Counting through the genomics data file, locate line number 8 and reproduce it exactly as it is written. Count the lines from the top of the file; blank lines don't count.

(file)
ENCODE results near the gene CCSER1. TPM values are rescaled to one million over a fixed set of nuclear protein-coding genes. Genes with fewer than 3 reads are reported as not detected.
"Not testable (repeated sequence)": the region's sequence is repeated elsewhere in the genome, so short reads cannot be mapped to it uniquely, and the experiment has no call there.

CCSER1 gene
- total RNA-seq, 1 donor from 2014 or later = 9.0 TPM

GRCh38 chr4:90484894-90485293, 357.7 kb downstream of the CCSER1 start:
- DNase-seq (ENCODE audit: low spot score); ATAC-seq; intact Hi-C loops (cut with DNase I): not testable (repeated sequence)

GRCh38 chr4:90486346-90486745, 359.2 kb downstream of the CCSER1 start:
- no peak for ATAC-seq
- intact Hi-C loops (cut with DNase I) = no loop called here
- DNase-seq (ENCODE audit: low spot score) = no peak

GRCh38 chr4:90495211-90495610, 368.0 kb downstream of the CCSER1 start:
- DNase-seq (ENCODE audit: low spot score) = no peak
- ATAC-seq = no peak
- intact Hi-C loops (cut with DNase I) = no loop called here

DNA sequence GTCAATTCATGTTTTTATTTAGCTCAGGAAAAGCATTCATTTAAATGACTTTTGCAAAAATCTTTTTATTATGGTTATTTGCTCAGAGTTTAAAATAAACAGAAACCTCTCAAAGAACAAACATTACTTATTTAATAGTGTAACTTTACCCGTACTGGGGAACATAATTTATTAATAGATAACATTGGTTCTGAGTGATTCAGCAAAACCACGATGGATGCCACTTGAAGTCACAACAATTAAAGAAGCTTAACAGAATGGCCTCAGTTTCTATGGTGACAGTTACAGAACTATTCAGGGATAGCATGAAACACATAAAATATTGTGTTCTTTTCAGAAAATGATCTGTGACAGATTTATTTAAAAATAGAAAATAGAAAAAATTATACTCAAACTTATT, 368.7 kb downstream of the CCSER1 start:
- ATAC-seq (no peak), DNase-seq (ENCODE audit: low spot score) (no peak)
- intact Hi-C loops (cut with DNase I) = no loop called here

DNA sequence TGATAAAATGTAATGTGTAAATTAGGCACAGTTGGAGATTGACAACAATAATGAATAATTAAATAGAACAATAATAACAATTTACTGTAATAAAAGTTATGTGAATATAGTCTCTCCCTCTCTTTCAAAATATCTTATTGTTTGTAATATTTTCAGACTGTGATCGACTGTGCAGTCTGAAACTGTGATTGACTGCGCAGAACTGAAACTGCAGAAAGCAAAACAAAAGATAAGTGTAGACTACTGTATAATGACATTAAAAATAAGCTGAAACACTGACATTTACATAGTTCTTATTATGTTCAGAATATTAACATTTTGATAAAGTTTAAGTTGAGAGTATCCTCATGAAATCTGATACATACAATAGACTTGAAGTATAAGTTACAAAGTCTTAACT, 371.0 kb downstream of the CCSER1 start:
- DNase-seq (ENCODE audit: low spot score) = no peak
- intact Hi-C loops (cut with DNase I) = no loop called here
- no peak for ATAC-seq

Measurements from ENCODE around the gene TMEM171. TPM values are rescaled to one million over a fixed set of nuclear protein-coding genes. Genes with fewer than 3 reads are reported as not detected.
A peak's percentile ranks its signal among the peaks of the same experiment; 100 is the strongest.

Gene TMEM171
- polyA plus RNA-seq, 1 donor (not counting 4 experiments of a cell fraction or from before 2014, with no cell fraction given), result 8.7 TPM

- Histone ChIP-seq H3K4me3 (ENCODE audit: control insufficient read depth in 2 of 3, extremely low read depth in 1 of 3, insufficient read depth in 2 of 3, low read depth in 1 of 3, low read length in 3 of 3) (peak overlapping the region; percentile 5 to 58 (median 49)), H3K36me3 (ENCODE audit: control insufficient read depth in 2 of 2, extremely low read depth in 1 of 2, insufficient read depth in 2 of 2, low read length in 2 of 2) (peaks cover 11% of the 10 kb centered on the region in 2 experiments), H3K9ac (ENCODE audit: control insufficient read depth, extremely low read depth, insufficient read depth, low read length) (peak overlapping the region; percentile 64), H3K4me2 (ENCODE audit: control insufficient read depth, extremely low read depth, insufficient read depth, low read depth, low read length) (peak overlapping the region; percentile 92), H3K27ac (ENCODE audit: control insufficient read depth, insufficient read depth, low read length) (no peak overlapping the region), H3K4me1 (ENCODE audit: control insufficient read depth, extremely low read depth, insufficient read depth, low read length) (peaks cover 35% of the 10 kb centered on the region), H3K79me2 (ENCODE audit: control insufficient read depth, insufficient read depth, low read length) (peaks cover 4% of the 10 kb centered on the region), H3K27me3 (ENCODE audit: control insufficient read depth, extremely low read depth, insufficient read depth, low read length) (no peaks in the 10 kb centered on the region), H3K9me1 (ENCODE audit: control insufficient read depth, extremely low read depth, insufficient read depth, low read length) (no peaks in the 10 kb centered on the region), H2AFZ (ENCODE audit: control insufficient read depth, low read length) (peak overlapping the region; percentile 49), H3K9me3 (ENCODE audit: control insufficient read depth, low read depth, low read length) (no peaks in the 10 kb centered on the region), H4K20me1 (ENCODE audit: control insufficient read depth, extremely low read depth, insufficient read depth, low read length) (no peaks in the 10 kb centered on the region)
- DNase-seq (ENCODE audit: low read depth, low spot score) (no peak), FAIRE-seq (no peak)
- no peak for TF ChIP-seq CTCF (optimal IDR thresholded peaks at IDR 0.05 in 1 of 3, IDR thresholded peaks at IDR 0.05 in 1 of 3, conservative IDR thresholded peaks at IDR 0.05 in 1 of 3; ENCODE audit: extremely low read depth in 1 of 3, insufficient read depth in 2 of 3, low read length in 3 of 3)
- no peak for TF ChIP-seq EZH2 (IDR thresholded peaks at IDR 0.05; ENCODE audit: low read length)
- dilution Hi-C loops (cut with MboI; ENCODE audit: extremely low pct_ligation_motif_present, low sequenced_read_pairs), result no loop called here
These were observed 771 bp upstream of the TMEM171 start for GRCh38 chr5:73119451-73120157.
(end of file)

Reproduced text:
- no peak for ATAC-seq